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Build Your Personal Brand in 30 Seconds

Personal BrandWhat can take you about 30 seconds to do? Maybe apply your favorite shade of red lipstick, lace up your running shoes for a run in the park, or send a text message to your best friend on how your day is going. All mundane, non-consequential personal activities we may do on a daily basis. But what if you only had 30 seconds to make a personal impression that impacted your entire professional life, including your career advancement, your compensation and what your superiors thought about your personality and career objectives?

It seems incredible that in the same amount of time it might take someone to punch a few buttons to withdraw money out of an ATM would be enough time for someone influential at your workplace to formulate an opinion of your personal brand. But studies show that mini-impressions count and there is usually a 30-second moment when you meet someone that you can make a memorable impression for positive or negative reasons.

Christine Gaelzer Helou, CFA, Principal of Global Fund Match, where she assists institutional clients in identifying notable non-traditional asset managers and boutique managers in traditional asset classes, said conveying your personal brand in 30 seconds is a reality in today’s competitive corporate work environment, where first impressions “can be everything.”

“Every time you meet someone they will formulate an impression of you. You should want that to happen as long as you control what that impression is. There are a lot of things that we can do to help create a positive impression,” she said.

Helou worked hard to build her personal brand. From her professional experience, she said that first impressions are influenced by a person’s overall “appearance, gravitas and connection.” While gravitas and connection are more subjective, appearance is easy to distinguish. “Looking polished goes well beyond aesthetics,” she said. “It can quickly become a question of credibility. One might think that it is cool to show up in very informal wear but a lot of people – clients and investors, your boss – still think that if an individual cannot manage to show up composed they probably cannot handle the responsibilities of a senior role.”

She remembered a time in her career where her appearance worked against her. “A few years back I worked at a firm that had a very informal dress code – or rather no dress code at all – so my colleagues and I were working in jeans and sneakers when I was asked to sit down with a manager from our London office who was visiting and looking professional in his suit and tie. As we shook hands it took me two seconds to see in his face that he was trying to contain his surprise regarding my choice of clothes and that he wasn’t going to take me as seriously as I would like him to no matter how intelligent I sounded in the next 45 minutes. I am actually glad that happened as it was a good reminder of just how important a first impression is.”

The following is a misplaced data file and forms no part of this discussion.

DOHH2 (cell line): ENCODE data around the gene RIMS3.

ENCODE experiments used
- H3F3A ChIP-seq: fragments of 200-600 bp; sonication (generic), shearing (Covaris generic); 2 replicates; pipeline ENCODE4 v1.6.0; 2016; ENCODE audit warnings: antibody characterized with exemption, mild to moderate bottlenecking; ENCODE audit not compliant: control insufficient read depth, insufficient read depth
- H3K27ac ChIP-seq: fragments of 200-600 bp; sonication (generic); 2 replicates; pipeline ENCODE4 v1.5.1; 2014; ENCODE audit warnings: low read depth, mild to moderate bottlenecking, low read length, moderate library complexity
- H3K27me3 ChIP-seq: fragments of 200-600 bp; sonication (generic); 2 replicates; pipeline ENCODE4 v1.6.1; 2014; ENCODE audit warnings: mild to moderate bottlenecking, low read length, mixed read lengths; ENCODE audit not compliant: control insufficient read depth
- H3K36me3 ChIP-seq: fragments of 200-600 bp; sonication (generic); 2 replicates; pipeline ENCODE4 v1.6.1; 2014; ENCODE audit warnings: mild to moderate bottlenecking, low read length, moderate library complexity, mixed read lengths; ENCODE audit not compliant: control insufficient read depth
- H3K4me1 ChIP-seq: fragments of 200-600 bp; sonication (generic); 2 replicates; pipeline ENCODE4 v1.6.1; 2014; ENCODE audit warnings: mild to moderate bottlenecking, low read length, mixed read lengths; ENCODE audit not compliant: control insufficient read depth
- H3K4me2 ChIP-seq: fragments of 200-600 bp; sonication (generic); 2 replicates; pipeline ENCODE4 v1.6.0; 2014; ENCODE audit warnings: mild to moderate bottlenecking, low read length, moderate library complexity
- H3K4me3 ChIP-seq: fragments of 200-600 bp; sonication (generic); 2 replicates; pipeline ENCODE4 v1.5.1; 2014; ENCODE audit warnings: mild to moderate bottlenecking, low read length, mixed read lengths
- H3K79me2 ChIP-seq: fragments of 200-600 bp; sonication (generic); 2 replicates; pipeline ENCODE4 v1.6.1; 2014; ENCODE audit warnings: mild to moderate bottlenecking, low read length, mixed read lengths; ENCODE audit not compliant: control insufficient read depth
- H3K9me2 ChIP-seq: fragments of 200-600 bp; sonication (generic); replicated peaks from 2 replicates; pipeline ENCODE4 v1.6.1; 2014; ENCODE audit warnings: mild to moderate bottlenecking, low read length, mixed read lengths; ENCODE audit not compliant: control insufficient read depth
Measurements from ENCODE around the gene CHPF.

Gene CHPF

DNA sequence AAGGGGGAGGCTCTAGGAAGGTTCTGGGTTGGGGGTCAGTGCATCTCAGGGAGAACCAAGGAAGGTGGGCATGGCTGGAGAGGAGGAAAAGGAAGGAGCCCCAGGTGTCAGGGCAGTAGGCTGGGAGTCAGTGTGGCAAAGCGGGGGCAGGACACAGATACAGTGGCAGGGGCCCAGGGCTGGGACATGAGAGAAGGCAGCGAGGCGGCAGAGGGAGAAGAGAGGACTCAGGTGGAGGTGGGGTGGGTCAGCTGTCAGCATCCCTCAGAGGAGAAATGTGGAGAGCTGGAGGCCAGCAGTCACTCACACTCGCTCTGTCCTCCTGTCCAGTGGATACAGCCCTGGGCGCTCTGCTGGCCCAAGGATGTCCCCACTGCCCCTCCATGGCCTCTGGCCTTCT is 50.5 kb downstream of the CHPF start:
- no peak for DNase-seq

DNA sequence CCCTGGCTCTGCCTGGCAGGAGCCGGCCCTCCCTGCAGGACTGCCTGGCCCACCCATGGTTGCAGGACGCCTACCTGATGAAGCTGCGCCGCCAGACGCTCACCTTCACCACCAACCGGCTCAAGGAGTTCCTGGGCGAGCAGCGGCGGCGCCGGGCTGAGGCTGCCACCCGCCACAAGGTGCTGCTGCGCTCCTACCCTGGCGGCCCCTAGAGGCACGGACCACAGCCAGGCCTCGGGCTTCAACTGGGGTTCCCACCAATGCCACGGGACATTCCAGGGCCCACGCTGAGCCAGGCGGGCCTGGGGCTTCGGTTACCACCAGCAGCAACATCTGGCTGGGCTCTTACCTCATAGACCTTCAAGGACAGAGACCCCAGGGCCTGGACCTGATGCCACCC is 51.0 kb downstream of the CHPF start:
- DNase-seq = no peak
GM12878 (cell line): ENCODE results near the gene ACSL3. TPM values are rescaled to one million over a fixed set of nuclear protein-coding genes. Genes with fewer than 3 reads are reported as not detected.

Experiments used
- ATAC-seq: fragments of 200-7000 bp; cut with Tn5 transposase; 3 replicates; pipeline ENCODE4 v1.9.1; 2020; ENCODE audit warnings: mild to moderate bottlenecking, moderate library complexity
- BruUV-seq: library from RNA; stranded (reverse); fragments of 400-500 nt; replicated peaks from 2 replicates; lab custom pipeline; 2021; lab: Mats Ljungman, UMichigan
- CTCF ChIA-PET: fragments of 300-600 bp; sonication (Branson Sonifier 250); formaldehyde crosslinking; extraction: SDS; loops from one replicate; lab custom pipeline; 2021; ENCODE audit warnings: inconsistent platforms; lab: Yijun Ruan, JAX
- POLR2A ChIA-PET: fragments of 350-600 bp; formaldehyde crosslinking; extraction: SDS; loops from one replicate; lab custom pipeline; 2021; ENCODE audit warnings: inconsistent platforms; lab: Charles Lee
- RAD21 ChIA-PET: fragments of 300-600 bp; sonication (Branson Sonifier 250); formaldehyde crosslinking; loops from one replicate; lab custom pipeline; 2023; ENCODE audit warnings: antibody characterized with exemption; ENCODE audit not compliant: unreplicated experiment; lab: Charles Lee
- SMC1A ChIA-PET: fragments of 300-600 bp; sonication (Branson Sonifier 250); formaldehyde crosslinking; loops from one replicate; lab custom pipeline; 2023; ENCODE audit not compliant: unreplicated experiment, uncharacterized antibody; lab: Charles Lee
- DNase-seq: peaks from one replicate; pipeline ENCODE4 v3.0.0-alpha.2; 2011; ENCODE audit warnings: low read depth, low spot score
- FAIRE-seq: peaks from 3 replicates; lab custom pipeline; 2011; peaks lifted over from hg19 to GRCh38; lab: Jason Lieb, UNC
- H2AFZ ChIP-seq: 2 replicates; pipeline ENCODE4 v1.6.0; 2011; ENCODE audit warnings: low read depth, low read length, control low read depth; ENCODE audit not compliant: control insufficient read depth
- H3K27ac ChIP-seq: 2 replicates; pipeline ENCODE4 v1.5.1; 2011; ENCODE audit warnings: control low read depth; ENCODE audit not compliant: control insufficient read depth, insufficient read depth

Nicole Sherrod, Managing Director of Active Trading at TD Ameritrade, where she is responsible for driving TD Ameritrade’s mobile and platform product development and business growth initiatives for the active trader segment, recounted her own negative personal branding experience that occurred very early in her career.

“I was working in Customer Service at a brokerage firm. You see, I’m someone who started my career at the entry level and I’ve clawed my way to where I am today. Anyway, I popped into the coffee room and there was the most senior and most scary executive. She was the Cruella de Vil of Customer Service. I nervously introduced myself and we started making small talk. She asked me how my weekend went and I started enthusiastically gushing about how I had just gotten engaged and what a perfect proposal it had been. In that moment, she sized me up as someone who was more focused on her personal life. I may as well have been wearing an apron. I was dead to her. As opportunities arose, I was never tapped on the shoulder. I was a customer service rep in an apron. Invisible.”

Conversely, Sherrod remembered one of her most successful personal branding career moments. “Wall Street is a male-dominated workplace. I was walking into a room of senior executives who were all male. This can be very nerve-wracking and awkward. As I walked into the room, I started singing ‘It’s Raining Men’. Not only did it get a good laugh out of everyone, but it broke the ice and allowed me to bring my authentic self to the table. I have great ideas and I’m a strategic thinker, and by breaking the ice, those men wanted to hear more about what I had to say and invited me to share my strategic thoughts at several points in the meeting.”

Helou agreed that being authentic and consistent are important qualities for a personal brand in the workplace. “Be consistent and true to yourself. Consistency can only be achieved if you are being yourself and not trying to be something you are not.”

And, for those of us who have gone home wringing our hands after a first meeting with the top executives at our company, worrying about whether we have made a positive first impression, Sherrod advised “follow-ups” because as important as first impressions are in the workplace, she said a follow-up after a first meeting can further impact the impression you make with influential people because so few people remember to do it.

“I have correspondence cards sitting on my desk today from junior-level associates who made an impact on me just by making the added effort. They turned a first impression which I would never have remembered into a note that sits on my desk so I know who to reach out to if I need to,” Sherrod said.

By Mary Chung